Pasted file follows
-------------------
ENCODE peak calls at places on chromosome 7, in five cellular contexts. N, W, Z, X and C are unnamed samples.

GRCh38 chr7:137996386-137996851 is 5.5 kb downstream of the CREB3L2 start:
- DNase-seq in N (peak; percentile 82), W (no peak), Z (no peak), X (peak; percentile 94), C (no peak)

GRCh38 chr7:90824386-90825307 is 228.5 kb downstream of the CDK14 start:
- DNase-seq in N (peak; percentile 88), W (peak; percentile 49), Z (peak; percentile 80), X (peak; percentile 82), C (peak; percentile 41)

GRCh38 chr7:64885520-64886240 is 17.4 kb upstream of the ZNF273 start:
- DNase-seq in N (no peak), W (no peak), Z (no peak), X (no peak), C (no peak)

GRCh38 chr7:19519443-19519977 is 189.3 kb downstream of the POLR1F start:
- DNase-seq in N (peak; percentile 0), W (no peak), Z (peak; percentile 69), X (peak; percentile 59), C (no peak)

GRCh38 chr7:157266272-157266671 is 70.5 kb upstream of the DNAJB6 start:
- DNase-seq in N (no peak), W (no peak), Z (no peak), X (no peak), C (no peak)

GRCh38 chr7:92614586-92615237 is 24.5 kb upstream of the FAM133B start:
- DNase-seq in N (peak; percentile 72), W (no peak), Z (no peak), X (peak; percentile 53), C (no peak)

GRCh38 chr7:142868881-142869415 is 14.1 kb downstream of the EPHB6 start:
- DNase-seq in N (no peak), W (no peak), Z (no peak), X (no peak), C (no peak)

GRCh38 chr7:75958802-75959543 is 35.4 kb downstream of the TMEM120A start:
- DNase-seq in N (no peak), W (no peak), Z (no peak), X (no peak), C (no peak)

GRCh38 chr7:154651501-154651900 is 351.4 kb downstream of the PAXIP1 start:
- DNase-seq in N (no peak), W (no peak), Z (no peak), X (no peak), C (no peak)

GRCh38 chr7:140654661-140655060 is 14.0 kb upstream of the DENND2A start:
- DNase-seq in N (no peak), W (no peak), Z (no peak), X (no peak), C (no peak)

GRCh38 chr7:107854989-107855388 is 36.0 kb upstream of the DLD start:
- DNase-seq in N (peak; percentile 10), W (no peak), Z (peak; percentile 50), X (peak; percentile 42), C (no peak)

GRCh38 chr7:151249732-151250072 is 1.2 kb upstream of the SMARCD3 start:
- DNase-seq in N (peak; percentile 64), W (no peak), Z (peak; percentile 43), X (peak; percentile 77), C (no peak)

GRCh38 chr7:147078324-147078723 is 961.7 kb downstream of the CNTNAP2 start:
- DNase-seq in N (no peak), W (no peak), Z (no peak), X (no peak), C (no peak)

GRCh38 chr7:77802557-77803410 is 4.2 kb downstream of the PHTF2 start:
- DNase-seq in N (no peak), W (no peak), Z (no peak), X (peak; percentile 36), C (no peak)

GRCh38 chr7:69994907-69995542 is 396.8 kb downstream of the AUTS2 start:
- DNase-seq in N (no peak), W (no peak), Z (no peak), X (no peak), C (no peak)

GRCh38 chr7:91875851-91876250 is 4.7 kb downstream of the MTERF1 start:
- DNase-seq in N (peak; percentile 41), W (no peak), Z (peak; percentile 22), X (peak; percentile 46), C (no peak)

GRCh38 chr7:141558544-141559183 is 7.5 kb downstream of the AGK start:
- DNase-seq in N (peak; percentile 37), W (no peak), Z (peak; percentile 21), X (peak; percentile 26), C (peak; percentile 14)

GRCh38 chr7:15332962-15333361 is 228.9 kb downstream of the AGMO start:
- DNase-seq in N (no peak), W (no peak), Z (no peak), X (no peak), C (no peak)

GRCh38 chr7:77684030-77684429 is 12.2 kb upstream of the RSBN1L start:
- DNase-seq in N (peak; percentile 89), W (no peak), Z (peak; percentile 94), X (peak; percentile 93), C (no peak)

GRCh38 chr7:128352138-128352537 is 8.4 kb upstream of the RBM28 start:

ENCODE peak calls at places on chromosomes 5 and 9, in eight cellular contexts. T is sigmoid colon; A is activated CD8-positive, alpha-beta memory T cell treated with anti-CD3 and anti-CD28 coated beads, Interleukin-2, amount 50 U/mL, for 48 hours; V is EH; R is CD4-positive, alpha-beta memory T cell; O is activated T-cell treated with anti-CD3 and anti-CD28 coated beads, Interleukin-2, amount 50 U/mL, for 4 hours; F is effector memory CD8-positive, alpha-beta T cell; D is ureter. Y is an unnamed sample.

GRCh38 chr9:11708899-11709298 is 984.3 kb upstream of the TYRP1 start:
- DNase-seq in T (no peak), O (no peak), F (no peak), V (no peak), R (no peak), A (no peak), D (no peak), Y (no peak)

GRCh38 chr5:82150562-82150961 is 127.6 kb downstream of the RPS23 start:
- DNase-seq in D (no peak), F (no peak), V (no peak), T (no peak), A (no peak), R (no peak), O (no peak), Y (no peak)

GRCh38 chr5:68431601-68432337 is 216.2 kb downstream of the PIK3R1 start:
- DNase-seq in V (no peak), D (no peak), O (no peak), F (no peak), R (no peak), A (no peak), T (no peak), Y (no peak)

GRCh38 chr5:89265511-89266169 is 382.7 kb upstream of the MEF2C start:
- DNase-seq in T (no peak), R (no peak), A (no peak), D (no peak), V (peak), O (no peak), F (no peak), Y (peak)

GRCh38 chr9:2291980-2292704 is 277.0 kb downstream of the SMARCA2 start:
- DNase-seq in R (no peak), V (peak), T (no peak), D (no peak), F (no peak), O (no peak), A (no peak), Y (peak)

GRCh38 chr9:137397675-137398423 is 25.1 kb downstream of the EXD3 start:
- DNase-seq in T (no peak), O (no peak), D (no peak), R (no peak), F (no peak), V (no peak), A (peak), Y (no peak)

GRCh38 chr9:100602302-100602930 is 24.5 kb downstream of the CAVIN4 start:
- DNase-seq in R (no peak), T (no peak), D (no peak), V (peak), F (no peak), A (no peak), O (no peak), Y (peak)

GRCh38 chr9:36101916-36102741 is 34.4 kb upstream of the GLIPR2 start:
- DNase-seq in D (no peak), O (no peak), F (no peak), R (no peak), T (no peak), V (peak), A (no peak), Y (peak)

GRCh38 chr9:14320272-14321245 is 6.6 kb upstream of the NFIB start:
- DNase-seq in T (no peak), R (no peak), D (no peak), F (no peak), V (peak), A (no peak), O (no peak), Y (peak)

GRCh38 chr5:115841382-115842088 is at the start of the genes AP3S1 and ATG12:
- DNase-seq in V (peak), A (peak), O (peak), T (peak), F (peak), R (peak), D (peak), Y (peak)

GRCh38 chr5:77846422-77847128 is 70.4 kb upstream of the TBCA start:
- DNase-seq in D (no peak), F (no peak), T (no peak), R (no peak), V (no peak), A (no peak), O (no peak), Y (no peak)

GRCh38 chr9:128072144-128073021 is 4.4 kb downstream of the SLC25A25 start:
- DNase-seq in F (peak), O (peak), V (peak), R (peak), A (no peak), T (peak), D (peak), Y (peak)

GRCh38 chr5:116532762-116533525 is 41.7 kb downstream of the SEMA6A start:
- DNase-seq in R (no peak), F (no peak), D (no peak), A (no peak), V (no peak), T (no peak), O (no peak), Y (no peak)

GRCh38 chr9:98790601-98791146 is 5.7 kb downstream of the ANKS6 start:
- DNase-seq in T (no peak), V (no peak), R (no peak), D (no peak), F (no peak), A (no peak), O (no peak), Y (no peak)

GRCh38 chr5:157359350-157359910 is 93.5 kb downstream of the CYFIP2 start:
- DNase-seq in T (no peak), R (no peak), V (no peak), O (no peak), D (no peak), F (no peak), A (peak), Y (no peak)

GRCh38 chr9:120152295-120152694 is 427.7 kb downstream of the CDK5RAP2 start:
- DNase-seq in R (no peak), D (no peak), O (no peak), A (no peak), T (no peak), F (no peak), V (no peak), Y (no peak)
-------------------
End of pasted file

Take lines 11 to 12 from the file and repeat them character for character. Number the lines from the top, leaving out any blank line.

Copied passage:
- DNase-seq in N (no peak), W (no peak), Z (no peak), X (no peak), C (no peak)

GRCh38 chr7:92614586-92615237 is 24.5 kb upstream of the FAM133B start: